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Thread: Wiring this three way switch

  1. #11
    I'm watching this with great interest as I'll be coming up to the same issue - my particular cover panel and 3-way switch aren't covered in the PBG tutorials and I've had to scour the interwebs (without much luck) for information on wiring this type of "import" switch. And I'm going to have the added fun of doing the tone riders as well.

    I'm inclined to get a proper telecaster three way switch, given that I can get a genuine Fender one from a reputable dealer for just under AUD$30.

  2. #12
    Overlord of Music McCreed's Avatar
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    I'm inclined to get a proper telecaster three way switch, given that I can get a genuine Fender one from a reputable dealer for just under AUD$30.
    Johnny, just double check the depth of your control cavity route and be sure you'll have enough clearance for a CRL-type switch.
    Especially if you plan on shielding the cavities.

    I don't recall the cavity depth on the PBG TL's nor whether I had to route mine deeper. My point is some non-fender bodies are a bit shallower than genuine and solder lugs on the switch can make contact with the cavity floor and cause a short (if shielded).
    IIRC, you need a minimum of 35mm, but check that against the switch you buying.
    Making the world a better place; one guitar at a time...

  3. #13
    GAStronomist Simon Barden's Avatar
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    Quote Originally Posted by McCreed View Post

    But would that kit switch be configured the same as an 8-lug import switch like in your diagram?

    I've never seen that type of switch before...
    Looking at the Aliexpress pictures, you can see it’s a modified version of a standard 7/8-lug switch. It’s still split into two ‘sides’ to mimic a wafer switch, each with its own ‘common’ connection to three sets of contacts for ‘neck’, ‘both’ and ‘bridge’ positions, but as on a 7-lug switch, the two commons are internally connected to a single common ‘common’, rather than the two commons having to be externally connected together.

    In the picture/diagram you deleted, the links for connecting the ‘neck’ to ‘both’ contacts on one side of the PCB were done externally when wiring the switch. The same for the other half of the switch PCB, where the ‘bridge’ and ‘both’ contacts were joined externally.

    On the 3-lug switch, the connection between the ‘neck’ and ‘both’ contacts on one side, and ‘both’ and ‘bridge’ contacts on the other side of the switch are done on the PCB, so you only need to make one solder connection per pickup and don’t have to worry about making the link.

    There are two ways to wire a standard 7 lug (or 8-lug) switch. If we number the terminals on a 7-lug as

    1 2 3 4(C) 5 6 7

    where 4 is the common (C) output connection, then you can wire it:

    a} 1-2 3 4(C) 5 6-7

    or

    b) 1 2-3 4(C) 5-6 7

    where the ‘-‘ is the link. For a) you’d wire the neck pickup to the side of the switch nearest the bridge, and the bridge pickup to the side of the switch nearest the neck. For b) you’d wire the neck pickup to the side nearest the neck and the bridge pickup to the side nearest the bridge.

    The 3-lug switch is wired as type a) with the linking all internal, making it much simpler to wire up. It makes it a less flexible switch, but for a straightforward 3-way switch, it’s fine and no different to a 3-way box toggle switch in concept.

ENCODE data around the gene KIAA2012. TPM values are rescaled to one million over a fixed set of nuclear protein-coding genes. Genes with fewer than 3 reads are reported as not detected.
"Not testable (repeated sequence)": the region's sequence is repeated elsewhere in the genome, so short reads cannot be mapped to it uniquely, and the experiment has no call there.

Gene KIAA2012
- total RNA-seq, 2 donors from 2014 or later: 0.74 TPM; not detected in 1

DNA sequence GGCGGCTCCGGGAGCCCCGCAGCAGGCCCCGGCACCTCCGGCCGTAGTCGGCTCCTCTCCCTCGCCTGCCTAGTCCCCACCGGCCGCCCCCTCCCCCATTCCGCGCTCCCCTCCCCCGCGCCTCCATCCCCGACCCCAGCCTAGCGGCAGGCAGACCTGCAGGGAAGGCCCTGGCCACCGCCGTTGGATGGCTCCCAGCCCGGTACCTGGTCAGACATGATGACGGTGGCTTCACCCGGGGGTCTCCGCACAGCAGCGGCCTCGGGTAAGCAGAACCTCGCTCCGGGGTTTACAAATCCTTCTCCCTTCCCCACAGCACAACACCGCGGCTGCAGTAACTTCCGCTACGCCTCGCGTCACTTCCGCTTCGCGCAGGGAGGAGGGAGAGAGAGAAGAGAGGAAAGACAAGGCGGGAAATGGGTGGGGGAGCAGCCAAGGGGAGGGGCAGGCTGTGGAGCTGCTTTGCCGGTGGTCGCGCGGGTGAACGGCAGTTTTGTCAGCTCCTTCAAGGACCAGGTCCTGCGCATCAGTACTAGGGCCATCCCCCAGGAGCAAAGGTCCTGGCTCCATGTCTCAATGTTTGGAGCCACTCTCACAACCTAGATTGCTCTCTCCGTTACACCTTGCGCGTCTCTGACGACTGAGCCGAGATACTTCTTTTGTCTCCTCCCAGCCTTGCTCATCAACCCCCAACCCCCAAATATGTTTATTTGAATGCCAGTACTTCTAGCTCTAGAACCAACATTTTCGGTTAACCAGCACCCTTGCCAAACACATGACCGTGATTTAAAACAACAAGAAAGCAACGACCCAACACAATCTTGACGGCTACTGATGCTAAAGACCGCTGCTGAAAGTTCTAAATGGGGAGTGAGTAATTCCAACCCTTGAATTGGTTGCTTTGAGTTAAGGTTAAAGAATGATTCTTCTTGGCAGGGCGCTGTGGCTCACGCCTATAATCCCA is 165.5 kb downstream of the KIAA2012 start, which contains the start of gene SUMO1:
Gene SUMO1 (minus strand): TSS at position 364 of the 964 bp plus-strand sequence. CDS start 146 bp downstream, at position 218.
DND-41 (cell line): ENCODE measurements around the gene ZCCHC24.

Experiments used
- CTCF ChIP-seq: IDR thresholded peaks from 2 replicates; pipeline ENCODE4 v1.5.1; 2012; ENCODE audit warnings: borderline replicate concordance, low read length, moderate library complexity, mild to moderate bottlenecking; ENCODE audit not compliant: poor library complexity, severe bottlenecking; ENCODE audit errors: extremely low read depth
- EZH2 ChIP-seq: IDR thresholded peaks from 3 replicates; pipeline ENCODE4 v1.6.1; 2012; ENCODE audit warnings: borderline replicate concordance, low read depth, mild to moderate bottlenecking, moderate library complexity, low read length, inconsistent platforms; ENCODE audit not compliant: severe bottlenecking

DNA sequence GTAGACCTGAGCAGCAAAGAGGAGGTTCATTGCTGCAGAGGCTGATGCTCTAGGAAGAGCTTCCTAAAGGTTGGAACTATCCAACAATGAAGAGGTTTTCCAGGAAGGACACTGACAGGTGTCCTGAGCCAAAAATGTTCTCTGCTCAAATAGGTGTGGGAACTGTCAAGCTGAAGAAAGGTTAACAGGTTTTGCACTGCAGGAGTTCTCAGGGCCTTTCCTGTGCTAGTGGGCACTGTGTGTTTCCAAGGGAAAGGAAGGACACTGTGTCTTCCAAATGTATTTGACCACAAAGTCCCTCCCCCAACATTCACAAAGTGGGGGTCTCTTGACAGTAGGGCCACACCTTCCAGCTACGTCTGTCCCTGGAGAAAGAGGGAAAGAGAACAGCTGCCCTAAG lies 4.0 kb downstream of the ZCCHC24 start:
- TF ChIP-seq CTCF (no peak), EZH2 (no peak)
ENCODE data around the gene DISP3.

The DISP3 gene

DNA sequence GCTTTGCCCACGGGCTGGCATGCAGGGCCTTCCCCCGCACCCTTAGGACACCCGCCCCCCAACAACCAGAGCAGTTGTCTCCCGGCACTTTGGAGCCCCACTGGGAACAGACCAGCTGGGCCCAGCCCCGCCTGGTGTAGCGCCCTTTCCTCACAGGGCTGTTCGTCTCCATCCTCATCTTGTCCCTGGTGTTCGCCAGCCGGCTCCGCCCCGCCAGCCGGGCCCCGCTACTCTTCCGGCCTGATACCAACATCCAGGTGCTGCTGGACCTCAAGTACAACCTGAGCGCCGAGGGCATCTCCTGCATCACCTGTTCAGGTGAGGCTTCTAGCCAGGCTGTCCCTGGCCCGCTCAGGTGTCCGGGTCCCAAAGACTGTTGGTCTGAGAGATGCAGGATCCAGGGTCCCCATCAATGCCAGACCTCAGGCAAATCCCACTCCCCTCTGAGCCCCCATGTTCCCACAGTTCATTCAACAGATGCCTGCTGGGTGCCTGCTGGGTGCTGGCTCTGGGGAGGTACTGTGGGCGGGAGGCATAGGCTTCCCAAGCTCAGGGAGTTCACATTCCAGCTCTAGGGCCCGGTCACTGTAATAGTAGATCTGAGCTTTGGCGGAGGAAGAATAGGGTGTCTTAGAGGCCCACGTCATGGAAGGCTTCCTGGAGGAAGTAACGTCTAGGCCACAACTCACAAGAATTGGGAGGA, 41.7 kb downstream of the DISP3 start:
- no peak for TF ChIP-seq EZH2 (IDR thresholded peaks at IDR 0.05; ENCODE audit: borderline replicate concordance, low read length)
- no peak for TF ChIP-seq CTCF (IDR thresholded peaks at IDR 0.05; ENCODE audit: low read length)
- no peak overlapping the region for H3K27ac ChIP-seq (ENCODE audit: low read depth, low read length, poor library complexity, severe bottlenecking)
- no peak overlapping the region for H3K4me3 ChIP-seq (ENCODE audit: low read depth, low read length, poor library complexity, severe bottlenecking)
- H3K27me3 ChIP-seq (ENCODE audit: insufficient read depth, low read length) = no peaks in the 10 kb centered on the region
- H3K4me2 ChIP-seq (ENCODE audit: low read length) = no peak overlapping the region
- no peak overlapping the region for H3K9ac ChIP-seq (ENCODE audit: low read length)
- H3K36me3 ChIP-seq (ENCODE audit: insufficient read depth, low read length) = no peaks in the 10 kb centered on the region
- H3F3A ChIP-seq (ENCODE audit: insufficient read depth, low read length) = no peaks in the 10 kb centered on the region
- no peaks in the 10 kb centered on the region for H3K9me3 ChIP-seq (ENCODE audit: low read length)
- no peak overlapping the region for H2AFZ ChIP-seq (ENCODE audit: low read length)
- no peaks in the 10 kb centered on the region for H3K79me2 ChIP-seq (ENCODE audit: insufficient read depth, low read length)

Your deleted pic showed a type b) wiring arrangement.

    For completeness, on an 8-lug switch

    1 2 3 4(C1) 5(C2) 6 7 8

    Where the common connection for each side of the switch, C1 and C2, is separate, you’d wire and link it as either

    a) 1-2 3 4(C1)-5(C2) 6 7-8

    or

    b) 1 2-3 4(C1)-5(C2) 6-7 8

    So the 3-lug switch is both similar, and at the same time quite different, to a 7-lug or 8-lug switch.

    A logical variation on a theme and for a 3-way Tele switch, a 3-lug makes perfect sense. They’ve simply modified a 7-lug PCB by drawing the links on the board, though it would have been less confusing to have simply laid out the PCB so there were only 3 holes and three lugs. But I suppose it allows a common pre-etching board shape to be used for 3-and 7- lug switches and so saves money and supply complexity.

  4. #14
    Quote Originally Posted by McCreed View Post
    Johnny, just double check the depth of your control cavity route and be sure you'll have enough clearance for a CRL-type switch.
    Especially if you plan on shielding the cavities.

    I don't recall the cavity depth on the PBG TL's nor whether I had to route mine deeper. My point is some non-fender bodies are a bit shallower than genuine and solder lugs on the switch can make contact with the cavity floor and cause a short (if shielded).
    IIRC, you need a minimum of 35mm, but check that against the switch you buying.
    Good pick up (pardon the pun) - I didn't think of that. Cheers, McCreed.

  5. #15
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    I got it running. The tabs on either side are indeed for the hot wires. I got a loose cable at the jackplate. Soldered it back and it's very much alive now. Thanks a million. Cheers.

  6. #16

  7. #17
    Overlord of Music McCreed's Avatar
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    Thanks for the explanation on the 3-lug import switch Simon. Makes sense now.
    Making the world a better place; one guitar at a time...

  8. #18
    GAStronomist Simon Barden's Avatar
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    It confused me until I could see the Aliexpress pictures and could work out what was going on.

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